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Friday preview - full of surprises 02 Jul 2004

Max Mosley (GBR) FIA President  in the FIA press conference.
Formula One World Championship, Rd4, San Marino Grand Prix, Preparations, Imola, Italy, 17 April 2003 Marc Gene (ESP) Williams is replacing the injured Ralf Schumacher (GER) Williams.
French Grand Prix, Rd 10, Preparations, Magny Cours, France, 1 July 2004 Unbranded Renault R24 engine covers. 
French Grand Prix, Rd 10, Preparations, Magny Cours, France, 1 July 2004 Jarno Trulli (ITA) Renault arrives at the circuit.
French Grand Prix, Rd 10, Preparations, Magny Cours, France, 1 July 2004 A Williams BMW FW26 front wing section.
French Grand Prix, Rd 10, Preparations, Magny Cours, France, 1 July 2004

Mosley's decision stuns the Magny-Cours paddock

First there was the news that Ralf Schumacher, the winner of last year’s French Grand Prix here at Magny-Cours for Williams, will be out of racing for up to three months following his heavy accident in the recent United States Grand Prix at Indianapolis.

Then yesterday came the announcement that Max Mosley will not stand for re-election as the president of the FIA when his period of office ends, a year prematurely, in October. It’s been a strong week for surprise news in the sport, and yesterday the paddock could talk of little else than Mosley’s retirement.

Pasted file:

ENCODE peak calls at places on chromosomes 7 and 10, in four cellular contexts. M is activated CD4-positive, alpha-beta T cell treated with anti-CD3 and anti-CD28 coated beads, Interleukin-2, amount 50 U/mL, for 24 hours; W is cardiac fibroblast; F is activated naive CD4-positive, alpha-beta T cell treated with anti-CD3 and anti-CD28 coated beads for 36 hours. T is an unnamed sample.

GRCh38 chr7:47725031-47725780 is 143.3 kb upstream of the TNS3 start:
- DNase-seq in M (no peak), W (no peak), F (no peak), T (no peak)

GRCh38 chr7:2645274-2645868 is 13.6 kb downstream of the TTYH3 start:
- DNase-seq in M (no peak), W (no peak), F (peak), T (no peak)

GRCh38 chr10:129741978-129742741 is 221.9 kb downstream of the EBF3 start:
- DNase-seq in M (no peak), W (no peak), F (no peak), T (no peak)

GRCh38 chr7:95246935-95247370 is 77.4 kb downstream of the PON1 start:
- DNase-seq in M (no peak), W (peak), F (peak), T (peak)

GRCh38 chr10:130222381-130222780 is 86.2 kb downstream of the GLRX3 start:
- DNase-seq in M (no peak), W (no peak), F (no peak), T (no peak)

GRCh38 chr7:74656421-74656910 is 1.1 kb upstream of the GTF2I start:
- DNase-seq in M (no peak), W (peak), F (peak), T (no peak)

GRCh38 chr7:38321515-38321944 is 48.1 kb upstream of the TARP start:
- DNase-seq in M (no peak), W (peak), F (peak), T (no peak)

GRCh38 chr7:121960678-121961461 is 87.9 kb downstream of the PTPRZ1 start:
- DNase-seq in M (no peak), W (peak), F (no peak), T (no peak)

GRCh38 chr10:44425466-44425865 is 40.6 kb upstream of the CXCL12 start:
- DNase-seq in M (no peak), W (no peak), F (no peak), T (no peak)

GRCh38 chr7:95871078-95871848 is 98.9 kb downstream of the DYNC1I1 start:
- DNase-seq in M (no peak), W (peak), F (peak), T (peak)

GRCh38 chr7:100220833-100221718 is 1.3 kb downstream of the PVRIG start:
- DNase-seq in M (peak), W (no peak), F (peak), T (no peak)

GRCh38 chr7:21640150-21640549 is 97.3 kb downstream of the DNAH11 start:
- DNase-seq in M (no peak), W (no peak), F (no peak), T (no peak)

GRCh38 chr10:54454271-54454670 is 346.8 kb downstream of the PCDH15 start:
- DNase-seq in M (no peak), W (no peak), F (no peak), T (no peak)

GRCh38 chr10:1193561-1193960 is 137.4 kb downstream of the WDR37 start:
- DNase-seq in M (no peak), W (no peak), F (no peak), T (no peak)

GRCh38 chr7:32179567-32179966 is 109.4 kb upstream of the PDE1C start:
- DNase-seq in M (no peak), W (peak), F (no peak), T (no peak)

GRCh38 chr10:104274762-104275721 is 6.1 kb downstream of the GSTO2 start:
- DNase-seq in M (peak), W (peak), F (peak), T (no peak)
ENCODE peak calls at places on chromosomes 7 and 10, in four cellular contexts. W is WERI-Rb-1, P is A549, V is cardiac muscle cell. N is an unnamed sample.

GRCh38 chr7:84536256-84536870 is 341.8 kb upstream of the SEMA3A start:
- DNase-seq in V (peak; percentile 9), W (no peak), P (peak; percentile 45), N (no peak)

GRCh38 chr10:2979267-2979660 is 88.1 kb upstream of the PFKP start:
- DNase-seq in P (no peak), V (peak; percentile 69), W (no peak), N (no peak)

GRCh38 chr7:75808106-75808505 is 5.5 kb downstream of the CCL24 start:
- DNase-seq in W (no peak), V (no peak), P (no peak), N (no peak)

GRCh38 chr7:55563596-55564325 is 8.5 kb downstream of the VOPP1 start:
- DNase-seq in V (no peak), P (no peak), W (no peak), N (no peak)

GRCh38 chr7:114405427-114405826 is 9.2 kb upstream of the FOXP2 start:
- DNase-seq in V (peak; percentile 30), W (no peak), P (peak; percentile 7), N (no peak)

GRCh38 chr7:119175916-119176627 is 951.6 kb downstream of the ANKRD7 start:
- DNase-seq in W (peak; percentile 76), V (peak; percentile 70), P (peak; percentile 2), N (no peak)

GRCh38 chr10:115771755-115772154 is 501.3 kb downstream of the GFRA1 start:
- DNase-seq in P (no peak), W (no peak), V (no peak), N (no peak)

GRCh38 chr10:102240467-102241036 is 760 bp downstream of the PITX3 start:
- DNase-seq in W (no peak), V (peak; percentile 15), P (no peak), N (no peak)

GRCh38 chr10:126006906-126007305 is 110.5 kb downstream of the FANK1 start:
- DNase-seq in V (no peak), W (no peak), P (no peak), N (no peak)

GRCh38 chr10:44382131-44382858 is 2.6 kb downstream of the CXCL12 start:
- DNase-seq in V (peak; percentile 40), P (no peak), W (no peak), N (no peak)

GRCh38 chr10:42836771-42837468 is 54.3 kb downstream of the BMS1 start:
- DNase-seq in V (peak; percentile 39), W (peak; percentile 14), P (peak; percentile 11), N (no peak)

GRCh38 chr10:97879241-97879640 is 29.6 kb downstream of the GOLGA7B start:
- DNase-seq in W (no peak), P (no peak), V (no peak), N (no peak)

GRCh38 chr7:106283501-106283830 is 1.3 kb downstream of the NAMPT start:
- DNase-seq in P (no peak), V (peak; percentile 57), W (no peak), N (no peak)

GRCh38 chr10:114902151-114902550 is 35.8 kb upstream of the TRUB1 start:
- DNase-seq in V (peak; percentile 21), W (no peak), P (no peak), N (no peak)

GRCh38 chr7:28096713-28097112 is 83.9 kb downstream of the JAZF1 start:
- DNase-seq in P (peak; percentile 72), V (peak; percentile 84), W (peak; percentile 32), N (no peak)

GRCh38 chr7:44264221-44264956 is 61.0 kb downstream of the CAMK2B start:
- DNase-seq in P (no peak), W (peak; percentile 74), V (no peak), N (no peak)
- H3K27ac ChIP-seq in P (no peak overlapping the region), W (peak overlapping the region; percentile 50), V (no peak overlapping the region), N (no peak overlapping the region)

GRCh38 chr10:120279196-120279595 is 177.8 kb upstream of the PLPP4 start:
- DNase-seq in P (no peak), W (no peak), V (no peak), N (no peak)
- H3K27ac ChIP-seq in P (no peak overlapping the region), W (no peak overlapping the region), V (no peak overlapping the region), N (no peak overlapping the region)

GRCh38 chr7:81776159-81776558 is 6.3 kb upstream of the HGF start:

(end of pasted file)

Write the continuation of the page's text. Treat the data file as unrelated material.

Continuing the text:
The son of British politician Sir Oswald Mosley and a trained barrister, Mosley was one of the founding members of March Engineering, whose name was an acronym of the four founders’ names: Mosley, Alan Rees, Graham Coaker and Robin Herd. Back in 1969 they created a real stir by going straight from producing a neat little Formula Three prototype car to building customer cars in Formula Two and Formula One as well, and even more of a fuss when Jackie Stewart and Chris Amon qualified their March 701s for the first two places on the grid at the 1970 South African Grand Prix mere months later.

Mosley, who had raced in Formula Two in 1968, always said he was happier running March, but sold his shareholding eventually and made more use of his training as a barrister to formulate the agreement that brought peace in the war between FOCA and the teams, and Jean-Marie Balestre and the FIA, back in 1981. Subsequently, in October 1991, Mosley ousted Balestre to take over presidency of the FIA. Recently he has been working very hard to push through dramatic new technical regulations for the coming seasons, and serious reforms of the FIA.

Yesterday one team principal, who wished to remain anonymous said: “If Max really is quitting, this will have serious repercussions throughout the sport.”

Meanwhile, Marc Gene was busy preparing himself for his first Grand Prix since the Italian last year when he was called up at late notice to deputise when Ralf Schumacher decided it was better not to compete following a hefty shunt in testing at the Milanese track the previous week. The Spaniard is in top condition because of his fitness training and regular test work for the team, and said that he is pleased that this time he has had more time in which to ready himself.

“I’m really sorry about the circumstances that have brought me here,” he said, “But I am looking forward to the chance to help the team and to score more points for them in the world championship for constructors.”

Yesterday both Renault drivers expressed their optimism for the second half of the season, and this race especially. “Last year we were quite competitive,” Jarno Trulli said. “Obviously we noticed that this year the car seems to be performing very well in some places and a bit less in some other circuits. We are confident because it is a technical circuit and hopefully we can both have a very good weekend in front of our home crowd of French people.”